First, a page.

The Food and Drug Administration has raised yet another set of red flags about the quit-smoking drug Chantix. According to the feds, people who use this drug may be at risk for seizures and alcohol intolerance.

The agency says they have received reports of people having seizures after using Chantix — even if they’ve never had seizures before — and can have those seizures weeks after starting the drug.

It also looks like Chantix can be a bad mix with alcohol. Experts call it “alcohol intolerance,” but basically the problem is that if you take Chantix, and then have a drink, the effects of alcohol can be multiplied.

Meaning, one drink can now affect you like two … or 10. You can suffer amnesia, problems with coordination, impaired driving ability, aggression, and so forth. You can even suffer blackouts with minimal alcohol consumption — all in all, some scary stuff.

This isn’t the first set of warnings about Chantix. Since 2007 there have been reports of other side effects, even without alcohol. Those warnings include severe depression and thoughts of suicide.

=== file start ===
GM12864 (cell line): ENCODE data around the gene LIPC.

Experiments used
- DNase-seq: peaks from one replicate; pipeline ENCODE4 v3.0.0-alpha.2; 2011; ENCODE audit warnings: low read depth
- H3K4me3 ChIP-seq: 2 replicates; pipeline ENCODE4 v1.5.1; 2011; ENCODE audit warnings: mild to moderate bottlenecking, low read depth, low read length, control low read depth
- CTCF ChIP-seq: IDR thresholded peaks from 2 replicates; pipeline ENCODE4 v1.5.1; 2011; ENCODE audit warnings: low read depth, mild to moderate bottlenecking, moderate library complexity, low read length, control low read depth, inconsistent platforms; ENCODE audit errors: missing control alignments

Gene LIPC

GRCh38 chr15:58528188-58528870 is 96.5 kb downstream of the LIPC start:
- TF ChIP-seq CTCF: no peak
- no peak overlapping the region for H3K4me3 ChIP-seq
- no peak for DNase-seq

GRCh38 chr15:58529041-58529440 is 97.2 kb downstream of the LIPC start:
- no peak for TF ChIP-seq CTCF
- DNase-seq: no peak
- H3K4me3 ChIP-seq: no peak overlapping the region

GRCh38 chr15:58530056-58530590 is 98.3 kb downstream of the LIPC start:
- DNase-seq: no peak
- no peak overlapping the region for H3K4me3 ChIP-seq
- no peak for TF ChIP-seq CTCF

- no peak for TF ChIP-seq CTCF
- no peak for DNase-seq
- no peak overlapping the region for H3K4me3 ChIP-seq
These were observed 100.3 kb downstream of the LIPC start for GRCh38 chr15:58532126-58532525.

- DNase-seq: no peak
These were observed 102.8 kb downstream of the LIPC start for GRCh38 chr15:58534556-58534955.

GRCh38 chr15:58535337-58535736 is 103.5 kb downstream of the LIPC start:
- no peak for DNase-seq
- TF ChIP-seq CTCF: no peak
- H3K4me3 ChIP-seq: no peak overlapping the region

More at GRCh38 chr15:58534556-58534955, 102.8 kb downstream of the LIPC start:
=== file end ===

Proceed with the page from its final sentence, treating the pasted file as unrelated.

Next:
Side effects aside, studies show Chantix is relatively helpful in kicking the habit — better than the patch or gum.

Yet its one-year success rate at staying quit is just about 20 percent at the 12 month mark.

Bottom line, the drug can be a help in walking away from a lungful of smoke, but that stroll may come with a price.

If you choose to use Chantix, be sure that your doctor explains any and all side effects. Smoking is bad enough, and many folks need all of the help they can get to throw a pack away — but you need to understand there may be a different price in your quit smoking journey.

Know what you’re getting into if you choose to use this pill as a quit smoking helper.

Dr. Dave Hnida is CBS4’s Medical Editor. He blogs about the latest studies and trends in the health world. Read his latest blog entries, check out his bio or follow him on Twitter @drdavehnida


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